Ancient Greek sculptor Agesander, who hailed from the island of Rhodes, was a master of the Hellenistic baroque style. He finds a mention in the works of Roman author Pliny as one of the co-creators of the group of sculptures known as Laocoön and His Sons, along with Athenodorus and Polydorus.
One of the best-known Athenian vase painters, Niobid Painter was a master of the red-figure style and was known for his signature flower-shaped vases. He was named after his iconic Niobid Krater, which shows the killing of the Niobids by Apollo and Artemis, which is now displayed at the Louvre.
One of the finest vase painters of the Late Archaic Period, Berlin Painter is known for his namepiece, the iconic Berlin amphora, depicting Olympian god Hermes and a satyr. He was trained by a Pioneer Group member, which specialized in red-figure painting. His signature style included large figures without pattern bands.
Ancient Greek painter Protogenes was a rival of painter Apelles of Kos. Though none of his works have survived, it is known that he spent most of his professional life in Rhodes. He spent 7 years painting Ialysus and continued to paint Satyr amid dangers, during the siege of Rhodes by Demetrius I.
Brygos Painter was a prominent red-figure vase painter from the Late Archaic Period. He is also known as the Brygos Potter, as the signatures on the cups and vases made by him don’t specify whether he painted or made them. His namepiece, the Brygos Cup, is now on display at the Louvre.
Greek sculptor Kresilas, who belonged to the Classical Period, is best remembered for his statue of Pericles. He was previously mistakenly referred to as a woman named Cresilla. A rival of Phidias, he created a sculpture of a wounded Amazon in a contest in Ephesus, of which only copies survive.
Brazilian-born Greek-origin painter and sculptor Constantine Andreou initially worked as a carpenter in Athens and later focused on sculpting. A scholarship took him to France, where he established himself as a fine painter. Apart from introducing new techniques of painting, he also launched a foundation to help budding artists.
Amasis Painter, one of the most well-known vase painters of Archaic Greece, was often compared to Exekias. A master of black-figure pottery, he painted several pitchers, jars, and flasks. His best-known works include a vessel showcasing Dionysus and the Maenads and another depicting Apollo and Heracles.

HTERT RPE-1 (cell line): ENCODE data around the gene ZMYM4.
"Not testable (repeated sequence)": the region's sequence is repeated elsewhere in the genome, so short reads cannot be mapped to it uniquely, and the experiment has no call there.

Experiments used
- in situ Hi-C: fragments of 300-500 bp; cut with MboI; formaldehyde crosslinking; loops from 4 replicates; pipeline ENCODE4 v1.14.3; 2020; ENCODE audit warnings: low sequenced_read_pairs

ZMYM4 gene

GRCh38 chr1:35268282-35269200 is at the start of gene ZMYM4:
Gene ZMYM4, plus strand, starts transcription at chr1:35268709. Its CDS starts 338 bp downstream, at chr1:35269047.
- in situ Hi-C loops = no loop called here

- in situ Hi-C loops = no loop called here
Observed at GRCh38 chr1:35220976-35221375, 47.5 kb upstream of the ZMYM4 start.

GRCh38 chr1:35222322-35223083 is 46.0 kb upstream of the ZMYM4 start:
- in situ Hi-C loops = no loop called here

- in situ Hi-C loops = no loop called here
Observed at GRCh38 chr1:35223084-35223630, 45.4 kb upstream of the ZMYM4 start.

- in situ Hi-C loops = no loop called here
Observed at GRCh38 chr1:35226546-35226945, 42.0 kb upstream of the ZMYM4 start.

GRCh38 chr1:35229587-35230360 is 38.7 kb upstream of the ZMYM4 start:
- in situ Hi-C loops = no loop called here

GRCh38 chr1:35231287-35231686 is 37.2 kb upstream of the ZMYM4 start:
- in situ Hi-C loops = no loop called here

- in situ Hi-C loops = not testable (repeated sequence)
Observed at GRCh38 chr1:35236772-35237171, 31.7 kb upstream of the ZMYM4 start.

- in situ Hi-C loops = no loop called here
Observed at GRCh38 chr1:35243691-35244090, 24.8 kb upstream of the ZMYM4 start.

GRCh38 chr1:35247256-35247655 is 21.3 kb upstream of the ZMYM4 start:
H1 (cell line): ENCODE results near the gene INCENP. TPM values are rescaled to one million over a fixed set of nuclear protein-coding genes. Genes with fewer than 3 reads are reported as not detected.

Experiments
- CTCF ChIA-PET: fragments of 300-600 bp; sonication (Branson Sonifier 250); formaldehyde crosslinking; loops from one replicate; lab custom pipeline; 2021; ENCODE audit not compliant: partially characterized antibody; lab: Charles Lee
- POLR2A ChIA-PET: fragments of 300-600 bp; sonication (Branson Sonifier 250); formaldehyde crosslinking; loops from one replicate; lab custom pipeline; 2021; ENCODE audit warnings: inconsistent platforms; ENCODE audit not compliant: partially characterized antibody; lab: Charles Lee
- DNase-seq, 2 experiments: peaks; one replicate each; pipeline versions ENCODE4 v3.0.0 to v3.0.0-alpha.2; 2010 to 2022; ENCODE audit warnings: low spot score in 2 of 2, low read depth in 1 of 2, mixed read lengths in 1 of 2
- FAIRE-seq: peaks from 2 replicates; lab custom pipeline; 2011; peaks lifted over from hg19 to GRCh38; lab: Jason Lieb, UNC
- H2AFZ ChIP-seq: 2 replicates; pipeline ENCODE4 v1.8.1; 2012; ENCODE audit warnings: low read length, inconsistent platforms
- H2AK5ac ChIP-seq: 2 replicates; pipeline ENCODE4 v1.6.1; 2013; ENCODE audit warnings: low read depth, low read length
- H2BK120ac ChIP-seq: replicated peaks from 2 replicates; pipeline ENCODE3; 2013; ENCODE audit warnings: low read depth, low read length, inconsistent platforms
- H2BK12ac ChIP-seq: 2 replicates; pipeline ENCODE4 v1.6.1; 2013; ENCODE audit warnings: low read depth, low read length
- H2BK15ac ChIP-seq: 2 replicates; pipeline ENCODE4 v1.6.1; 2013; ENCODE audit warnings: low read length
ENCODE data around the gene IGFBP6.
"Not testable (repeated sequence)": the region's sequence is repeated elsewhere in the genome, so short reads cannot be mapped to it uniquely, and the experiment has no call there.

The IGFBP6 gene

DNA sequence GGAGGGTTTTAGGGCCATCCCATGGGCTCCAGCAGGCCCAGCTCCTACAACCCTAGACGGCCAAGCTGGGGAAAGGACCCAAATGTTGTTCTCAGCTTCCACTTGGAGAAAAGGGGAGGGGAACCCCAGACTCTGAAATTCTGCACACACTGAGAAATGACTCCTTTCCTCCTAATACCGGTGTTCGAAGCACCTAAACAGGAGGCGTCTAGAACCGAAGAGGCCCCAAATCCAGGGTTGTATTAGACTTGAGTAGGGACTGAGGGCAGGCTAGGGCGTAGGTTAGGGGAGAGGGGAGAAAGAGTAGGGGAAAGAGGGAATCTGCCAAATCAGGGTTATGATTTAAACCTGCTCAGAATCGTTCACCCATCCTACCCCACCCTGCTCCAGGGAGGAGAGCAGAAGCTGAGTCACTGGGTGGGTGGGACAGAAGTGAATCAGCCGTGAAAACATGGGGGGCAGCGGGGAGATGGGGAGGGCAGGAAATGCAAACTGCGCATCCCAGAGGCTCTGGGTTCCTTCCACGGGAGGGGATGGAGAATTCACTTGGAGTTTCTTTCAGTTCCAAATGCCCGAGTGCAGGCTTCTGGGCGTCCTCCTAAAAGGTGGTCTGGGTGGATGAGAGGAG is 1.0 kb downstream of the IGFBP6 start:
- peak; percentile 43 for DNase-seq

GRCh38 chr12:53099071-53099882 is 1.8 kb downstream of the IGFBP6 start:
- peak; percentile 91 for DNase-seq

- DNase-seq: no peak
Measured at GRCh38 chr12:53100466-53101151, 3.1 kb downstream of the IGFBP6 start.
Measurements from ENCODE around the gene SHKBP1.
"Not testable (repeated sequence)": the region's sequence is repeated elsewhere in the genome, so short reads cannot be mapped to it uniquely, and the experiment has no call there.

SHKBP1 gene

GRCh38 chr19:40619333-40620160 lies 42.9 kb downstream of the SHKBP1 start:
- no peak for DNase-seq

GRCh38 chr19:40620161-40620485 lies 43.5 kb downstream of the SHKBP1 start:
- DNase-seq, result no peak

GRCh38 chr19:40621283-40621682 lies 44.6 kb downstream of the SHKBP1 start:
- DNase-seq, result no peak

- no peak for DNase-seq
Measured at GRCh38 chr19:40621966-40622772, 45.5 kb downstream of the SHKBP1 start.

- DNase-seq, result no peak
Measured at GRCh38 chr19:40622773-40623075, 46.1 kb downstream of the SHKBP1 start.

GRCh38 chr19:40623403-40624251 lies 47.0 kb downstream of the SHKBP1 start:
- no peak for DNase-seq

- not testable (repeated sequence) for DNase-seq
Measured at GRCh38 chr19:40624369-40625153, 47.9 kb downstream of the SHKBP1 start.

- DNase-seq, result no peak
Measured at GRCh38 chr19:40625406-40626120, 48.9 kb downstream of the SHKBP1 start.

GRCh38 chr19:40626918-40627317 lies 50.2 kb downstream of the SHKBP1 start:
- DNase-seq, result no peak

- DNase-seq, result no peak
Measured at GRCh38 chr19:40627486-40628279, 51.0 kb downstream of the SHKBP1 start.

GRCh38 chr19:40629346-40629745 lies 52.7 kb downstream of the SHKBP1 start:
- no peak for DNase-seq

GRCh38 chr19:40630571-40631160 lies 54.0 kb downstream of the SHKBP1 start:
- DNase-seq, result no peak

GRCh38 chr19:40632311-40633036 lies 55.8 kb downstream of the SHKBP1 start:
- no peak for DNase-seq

Greek sculptor Alcamenes was renowned for the perfect finish of his creations. Known for his works such as Aphrodite of the Gardens, he was also said to be the creator of one of the pediments of Olympia’s Temple of Zeus. He was a contemporary of popular Greek sculptor-painter Phidias.
Butades, or Dibutades, was an ancient Greek clay artist and is considered the first clay modeler. Legend has it that when his daughter fell for a man in Corinth, she drew an outline of his face on the wall, and Butades, a clay tile maker, then made a clay model of the face.
Micon, or Micon the Younger, was a popular Athenian painter and sculptor from the 5th century BC. He is best known for his murals on the Stoa Poikile, or Painted Portico, of Athens, which he painted along with his mentor Polygnotus. He also adorned Theseum, with subjects such as Death of Theseus.
Greek painter Douris is remembered for his work in both the red- and black-figure vase painting styles. His signatures on various vessels appeared both as a potter and a painter. One of his best-known works was the vessel Pieta of Memnon, which depicted events from the Trojan War.
Named after the iconic Achilles and Briseis amphora, which now adorns the Vatican Museums, Achilles Painter was a prominent red-figure vase painter from the Classical period. His creations also included the white-ground style. It is believed he was also a student of the Berlin Painter and later managed his workshop.
Antenor was a major Athenian sculptor of the late Archaic period. Best remembered for his statues of the tyrannicides Harmodius and Aristogiton, he also created the iconic Antenor kore, an iconic statue of a woman made of Parian marble, which was discovered in the Athenian Acropolis.
Athenian sculptor Kritios is believed to have been the creator of the famed marble statue known as Kritios Boy, the first to use the contrapposto from Classical Antiquity. A student of Antenor, he made a copy of the Tyrannicides, originally made by Antenor but plundered by the Persians during the Greco-Persian Wars.
Greek vase painter Kleophrades Painter, the son of Amasis Potter, was one of the most significant artists of the late Archaic period and worked closely with the Pioneer Group. Skilled in both red- and black-figure pottery, he is known for his iconic works such as a Munich amphora depicting Dionysus, Maenads and Satyrs.